Reserving half the capacity for the 1% of Floridians who could make that work for them is what’s laughable.
60% of the residents of Florida are between the ages of 15 and 59. Even if one in six of those is disabled, that still leaves half of the population who should be able to ride to safety. I’m not saying it will be comfortable or unchallenging (unless folks start living much more active, healthy lifestyles), I’m just saying they can do it. I’d hazard to guess that many of the people outside of this age range could also manage to ride to safety. (This would also be the biggest randonneuring event in history.)
Let’s not forget that the premise of this thought experiment is the data that trying to evacuate everyone in cars FAILED. Luckily, Irma didn’t strike in a worst-case way or there would have been more deaths caused by relying on cars first, last and only. If we restrict the use of personal cars to only those who truly have no other means, then there will be adequate road space and fuel for them to evacuate. If we do it like we just did it next time, and every time after that, there’s going to be some horrific and unnecessary deaths.
50% of Florida’s population should be able to embark on a multi-day multi-hundred mile unsupported evacuation bike ride with children and supplies in tow, on short notice, in a Florida summer, where not making it in time would mean being stuck without shelter during a hurricane?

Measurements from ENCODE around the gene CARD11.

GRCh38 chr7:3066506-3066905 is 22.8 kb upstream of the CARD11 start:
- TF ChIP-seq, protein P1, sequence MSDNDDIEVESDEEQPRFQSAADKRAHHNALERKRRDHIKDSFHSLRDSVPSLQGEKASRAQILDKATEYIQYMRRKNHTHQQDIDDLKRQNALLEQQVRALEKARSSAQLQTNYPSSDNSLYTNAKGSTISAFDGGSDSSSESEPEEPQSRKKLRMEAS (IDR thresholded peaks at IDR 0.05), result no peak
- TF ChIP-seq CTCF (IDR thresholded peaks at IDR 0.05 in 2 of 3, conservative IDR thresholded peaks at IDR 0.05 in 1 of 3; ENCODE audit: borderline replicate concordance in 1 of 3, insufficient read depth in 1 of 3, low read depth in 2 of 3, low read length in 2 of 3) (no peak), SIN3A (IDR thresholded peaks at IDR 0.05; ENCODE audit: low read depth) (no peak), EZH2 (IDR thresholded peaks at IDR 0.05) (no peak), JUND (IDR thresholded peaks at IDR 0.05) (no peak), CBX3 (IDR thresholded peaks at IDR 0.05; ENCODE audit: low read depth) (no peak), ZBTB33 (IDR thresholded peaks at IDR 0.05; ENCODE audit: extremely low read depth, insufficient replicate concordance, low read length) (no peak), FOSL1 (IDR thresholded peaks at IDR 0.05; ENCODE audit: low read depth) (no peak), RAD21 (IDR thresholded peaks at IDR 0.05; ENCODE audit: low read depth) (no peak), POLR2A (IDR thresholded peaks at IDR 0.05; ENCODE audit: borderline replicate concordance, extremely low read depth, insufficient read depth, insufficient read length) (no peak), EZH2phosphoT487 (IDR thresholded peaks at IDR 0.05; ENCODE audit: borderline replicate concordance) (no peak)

I have to ask… are you serious?
And why would all 50% who are between the ages of 15 and 59 have children in tow when the average household size in Florida is 2.63? Seriously, please answer with something not pulled from a windshield perspective.
Good grief, just because there are SOME people who could not make the trip, which I acknowledged, and that most people would find the trip unpleasant, which I also acknowledged, that does not mean that substantial numbers of people could not evacuate under their own power.
Speaking of power, as e-bikes get more common even more people would be able to evacuate. Even my 300 pound friend who is 72 wouldn’t hesitate to ride 200 miles in a day on his e-bike; I know this because he has done just that.
I’m not saying that no one can evacuate this way, only that it is a small enough number that it isn’t helpful when planning a large scale evacuation. I would be astounded if even 5% of the population could pull this feat off. I’m not even sure I could, and I’m pretty fit. I rode the STP, but that was well supported, I didn’t have a trailer, and there was very low humidity. And no f’n mosquitoes.
How many people do you think actually did evacuate this way? If it were practical, then certainly at least a hundred people across the entire evacuated region must have done it. Right?
Yeah I wasn’t really agreeing half the freeways should to be sectioned off… just that advocating and providing some level of planning and support for those that could do it would be a good start.
That’s an argument for building parallel networks of off-street multi-use paths. These could be used in evacuations by anyone that wants to use them and is able to. Closing vehicle infrastructure when it is needed the most is not a viable option.